Classical musicians work really hard to make a very specific sound. During our music degrees, most of us play similar music by all the same composers and we get taught to interpret music that other people have written in a unique way that still suits the context of the piece. We get taught to feel the music that we are performing but in the end, we’re trained to be a vessel for a composer’s musical idea and to play at a consistently high standard under pressure. I think it was at the end of 2019 that I started to feel a bit worn out by all this. I wasn’t really enjoying practicing as much as I had in the past, I didn’t really feel that I loved classical music as much as I “should” as a classical musician and, to be honest, I was feeling kind of unfulfilled but trapped in this field of work with a very specific skill. So, Clariloops was absolutely a break for me. I hadn’t met anyone else from a classical background trying to use electronics in a performance or composition setting and I thought it would be a great way to spend some time making something new and exploring a completely different side of music with the instrument I love.

Do you feel like your current approach is a break from classical and neoclassical composition and performance, and if so how?
The way I use my effects pedals and my electronic equipment to produce a polyphonic sound from a monophonic source is definitely a break from classical composition and performance. Neoclassical composition is an ever-evolving field that is always exploring new sounds so I don’t necessarily think my approach breaks from the neoclassical tradition at all. In the end, I am a classically trained player using a distinctly classical instrument to make my music.

How would you describe your sound to someone who has yet to listen to your music?
I make music using clarinet, effects pedals and synthesized sound that is driven by loops. It is simple in melodic and harmonic material making it quite relaxing to listen to. This project is the exploration of how the pure sound of the clarinet can work with electronically produced sound to create something unique yet familiar, music that can be the background to your thoughts.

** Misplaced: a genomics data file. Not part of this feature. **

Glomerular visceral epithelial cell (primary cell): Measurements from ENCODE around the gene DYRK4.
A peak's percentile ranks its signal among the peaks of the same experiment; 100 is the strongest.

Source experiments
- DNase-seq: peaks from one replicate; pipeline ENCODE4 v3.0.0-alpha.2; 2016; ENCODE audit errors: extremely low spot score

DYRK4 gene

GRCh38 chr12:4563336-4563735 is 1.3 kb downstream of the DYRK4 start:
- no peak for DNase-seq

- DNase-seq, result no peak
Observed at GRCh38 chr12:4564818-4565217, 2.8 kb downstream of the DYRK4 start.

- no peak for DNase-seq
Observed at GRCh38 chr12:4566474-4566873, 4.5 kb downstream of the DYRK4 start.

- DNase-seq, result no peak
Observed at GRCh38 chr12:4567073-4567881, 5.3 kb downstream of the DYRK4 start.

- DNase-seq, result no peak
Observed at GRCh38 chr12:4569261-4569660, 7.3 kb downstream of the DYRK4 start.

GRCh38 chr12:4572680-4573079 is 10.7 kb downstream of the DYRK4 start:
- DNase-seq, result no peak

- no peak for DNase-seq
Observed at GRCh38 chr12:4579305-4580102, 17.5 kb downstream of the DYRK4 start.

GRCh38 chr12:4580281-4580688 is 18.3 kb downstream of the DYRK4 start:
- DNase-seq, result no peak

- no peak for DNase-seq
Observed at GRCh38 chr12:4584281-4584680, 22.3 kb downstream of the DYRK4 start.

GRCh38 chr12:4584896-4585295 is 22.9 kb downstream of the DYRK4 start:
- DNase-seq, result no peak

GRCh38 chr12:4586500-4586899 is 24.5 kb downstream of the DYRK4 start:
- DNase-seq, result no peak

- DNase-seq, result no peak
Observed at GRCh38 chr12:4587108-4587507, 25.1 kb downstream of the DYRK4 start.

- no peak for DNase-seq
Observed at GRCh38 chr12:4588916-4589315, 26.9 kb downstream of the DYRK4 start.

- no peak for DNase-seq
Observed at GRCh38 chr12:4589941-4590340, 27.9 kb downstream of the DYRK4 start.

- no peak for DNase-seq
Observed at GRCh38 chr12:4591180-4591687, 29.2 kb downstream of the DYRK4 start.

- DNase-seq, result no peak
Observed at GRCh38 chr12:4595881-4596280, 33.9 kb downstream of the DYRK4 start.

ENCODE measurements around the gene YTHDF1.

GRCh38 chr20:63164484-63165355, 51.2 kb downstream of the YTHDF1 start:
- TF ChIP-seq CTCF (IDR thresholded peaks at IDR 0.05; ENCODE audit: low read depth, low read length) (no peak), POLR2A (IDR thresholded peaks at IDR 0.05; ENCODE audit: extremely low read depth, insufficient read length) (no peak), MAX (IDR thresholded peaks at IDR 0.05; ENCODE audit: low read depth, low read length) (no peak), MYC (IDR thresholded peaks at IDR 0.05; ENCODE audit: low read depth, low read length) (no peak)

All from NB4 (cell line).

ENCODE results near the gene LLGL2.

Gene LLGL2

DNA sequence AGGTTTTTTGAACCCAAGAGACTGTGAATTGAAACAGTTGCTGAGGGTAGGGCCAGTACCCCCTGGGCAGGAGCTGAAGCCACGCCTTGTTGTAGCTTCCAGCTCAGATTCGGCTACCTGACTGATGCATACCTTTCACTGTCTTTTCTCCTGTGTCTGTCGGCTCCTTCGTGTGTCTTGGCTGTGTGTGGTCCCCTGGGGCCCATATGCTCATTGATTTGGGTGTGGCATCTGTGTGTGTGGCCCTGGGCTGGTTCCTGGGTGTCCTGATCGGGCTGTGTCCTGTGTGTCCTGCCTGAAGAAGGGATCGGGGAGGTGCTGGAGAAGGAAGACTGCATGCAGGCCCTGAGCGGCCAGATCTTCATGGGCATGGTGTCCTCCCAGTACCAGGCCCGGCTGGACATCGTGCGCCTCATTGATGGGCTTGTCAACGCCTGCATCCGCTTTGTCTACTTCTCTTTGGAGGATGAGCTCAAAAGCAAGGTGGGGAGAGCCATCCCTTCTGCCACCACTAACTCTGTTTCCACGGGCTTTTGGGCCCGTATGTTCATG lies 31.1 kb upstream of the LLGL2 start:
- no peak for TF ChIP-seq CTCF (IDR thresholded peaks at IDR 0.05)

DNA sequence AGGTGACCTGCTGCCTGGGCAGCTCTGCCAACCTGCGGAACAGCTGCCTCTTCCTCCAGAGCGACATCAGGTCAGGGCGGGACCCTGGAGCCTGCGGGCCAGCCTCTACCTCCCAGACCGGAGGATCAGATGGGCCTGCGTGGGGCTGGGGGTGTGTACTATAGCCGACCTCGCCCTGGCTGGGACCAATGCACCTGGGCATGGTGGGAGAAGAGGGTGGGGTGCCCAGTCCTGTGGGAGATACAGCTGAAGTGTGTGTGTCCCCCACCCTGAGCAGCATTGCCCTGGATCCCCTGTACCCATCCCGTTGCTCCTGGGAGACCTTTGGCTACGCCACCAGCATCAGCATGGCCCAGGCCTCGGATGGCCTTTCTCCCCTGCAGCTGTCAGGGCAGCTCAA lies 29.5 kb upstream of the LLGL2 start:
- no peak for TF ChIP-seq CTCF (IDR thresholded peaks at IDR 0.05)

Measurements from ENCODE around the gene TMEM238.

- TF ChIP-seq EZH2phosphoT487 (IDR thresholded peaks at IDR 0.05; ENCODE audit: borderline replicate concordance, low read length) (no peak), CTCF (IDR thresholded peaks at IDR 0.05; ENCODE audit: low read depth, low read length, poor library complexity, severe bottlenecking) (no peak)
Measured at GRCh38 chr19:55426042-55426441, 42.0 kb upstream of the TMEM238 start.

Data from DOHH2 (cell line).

Do you find that running your clarinet through a pedalboard helps to liberate your sound? And if so, how?
Liberating my sound as a composer and explorer of sound, absolutely. Some days I find new sounds on my pedalboard and it really feels like I’ve created a whole new instrument with the setup that I use. It’s so exciting! I’ve always enjoyed making up musical patterns and practicing them in every key. Now I can use that practice technique to create my own music with effects such as reverb, delay and granular sampling, and then put it all in my loop pedal and continue improvising from there. Running my clarinet through my pedalboard to create my own distinct sound is definitely liberating, as I don’t feel confined to this notion of “this is how a classical clarinet player should sound”.

Do you feel like your current approach to music lends itself to collaboration well, or can it feel isolating?
I haven’t found it isolating yet. Working full time means that when I do get a chance to sit down and relax with my pedalboard, I really cherish the alone time that I carve out for myself. I have also collaborated on a few short works with people I’ve met online. It’s really affirming to have people contact me to ask if I can put my distinct sound into one of their compositions. Having everything I need to record the sounds I want to produce makes collaborating online very easy. I think it’s easier to get my head around than collaborating in person at the moment!

In your opinion, what is a good place/time/environment to enjoy your new LP, Sun// Rain?
On the day of its release, I listened to the whole album in bed with the sun streaming through the window. I hadn’t listened to any of it for about 6 weeks and it felt like the perfect place to listen to it on its first day out in the world. I think this album can be enjoyed anywhere you can feel a breeze or see the sky. The whole album is inspired by nature and is written to evoke certain weather elements. I’d be interested to hear where people are enjoying this album most.

How and where was Sun//Rain recorded?
I recorded a lot of the clarinet parts as minute-long sketches in and August and September of 2020 on my computer. I challenged myself to write and record something very short each day and ended up combining most of these sketches using my loop pedal at a later date to devise the tracks on the album. All of the music I write starts as layers and layers of loops on my pedalboard. I then record each individual part in my music studio at home and mix from there. A lot of the synthesizer parts on the album were recorded outside of my music studio, thanks to my portable setup that I’m quite proud of. I most fondly remember adding the synthesizer parts to ‘Evaporate’ in Castlemaine, Victoria where my parents have a weekender. It’s a beautifully quiet country town that always inspires me to spend time outside, soaking up the sun on the verandah.

Would you consider Sun//Rain and ambient record?
I describe the album as a neoclassical electronic record despite having ambient elements and inspirations. I don’t think I would describe it as ambient because it’s mostly driven by rhythm which ambient music doesn’t really do. I would potentially describe track 6, Solace, as an ambient track. I treated it as a reprieve on the album, a complete rest from the consistent forms and rhythms of the tracks either side.

How would you define ambient music? How do you see Sun//Rain fitting into that world?